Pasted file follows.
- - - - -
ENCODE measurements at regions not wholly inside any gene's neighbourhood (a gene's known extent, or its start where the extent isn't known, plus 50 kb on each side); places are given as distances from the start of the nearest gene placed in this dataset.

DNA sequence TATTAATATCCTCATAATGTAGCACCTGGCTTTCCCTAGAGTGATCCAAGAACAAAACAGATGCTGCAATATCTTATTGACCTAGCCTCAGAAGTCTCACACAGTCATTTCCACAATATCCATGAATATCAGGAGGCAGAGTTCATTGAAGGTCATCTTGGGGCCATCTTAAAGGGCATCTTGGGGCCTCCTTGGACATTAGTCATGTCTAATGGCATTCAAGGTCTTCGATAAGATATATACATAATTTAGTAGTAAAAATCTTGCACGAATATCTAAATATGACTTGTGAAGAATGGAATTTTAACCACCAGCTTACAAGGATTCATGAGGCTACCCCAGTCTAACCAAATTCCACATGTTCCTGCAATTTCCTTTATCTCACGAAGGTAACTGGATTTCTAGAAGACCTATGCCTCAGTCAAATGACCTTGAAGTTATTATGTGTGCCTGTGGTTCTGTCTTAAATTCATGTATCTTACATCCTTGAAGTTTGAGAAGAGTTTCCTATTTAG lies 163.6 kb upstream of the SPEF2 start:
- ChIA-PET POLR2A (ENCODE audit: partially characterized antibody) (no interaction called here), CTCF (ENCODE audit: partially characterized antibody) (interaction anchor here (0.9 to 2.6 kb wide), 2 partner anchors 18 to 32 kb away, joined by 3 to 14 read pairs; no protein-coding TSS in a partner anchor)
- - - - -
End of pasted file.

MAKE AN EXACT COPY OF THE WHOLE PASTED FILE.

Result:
ENCODE measurements at regions not wholly inside any gene's neighbourhood (a gene's known extent, or its start where the extent isn't known, plus 50 kb on each side); places are given as distances from the start of the nearest gene placed in this dataset.

DNA sequence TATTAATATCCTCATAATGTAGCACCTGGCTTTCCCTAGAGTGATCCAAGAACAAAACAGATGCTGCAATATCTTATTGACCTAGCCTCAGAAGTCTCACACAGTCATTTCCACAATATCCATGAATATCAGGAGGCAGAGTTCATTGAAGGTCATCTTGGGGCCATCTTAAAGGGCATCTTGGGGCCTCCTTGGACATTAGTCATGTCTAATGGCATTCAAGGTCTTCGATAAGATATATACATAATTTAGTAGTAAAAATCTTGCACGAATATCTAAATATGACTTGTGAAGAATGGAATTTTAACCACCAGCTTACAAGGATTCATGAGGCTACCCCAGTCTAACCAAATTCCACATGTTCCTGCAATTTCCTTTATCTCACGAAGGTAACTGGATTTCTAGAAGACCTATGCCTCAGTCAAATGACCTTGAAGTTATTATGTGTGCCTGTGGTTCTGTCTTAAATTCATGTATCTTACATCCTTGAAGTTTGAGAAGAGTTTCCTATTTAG lies 163.6 kb upstream of the SPEF2 start:
- ChIA-PET POLR2A (ENCODE audit: partially characterized antibody) (no interaction called here), CTCF (ENCODE audit: partially characterized antibody) (interaction anchor here (0.9 to 2.6 kb wide), 2 partner anchors 18 to 32 kb away, joined by 3 to 14 read pairs; no protein-coding TSS in a partner anchor)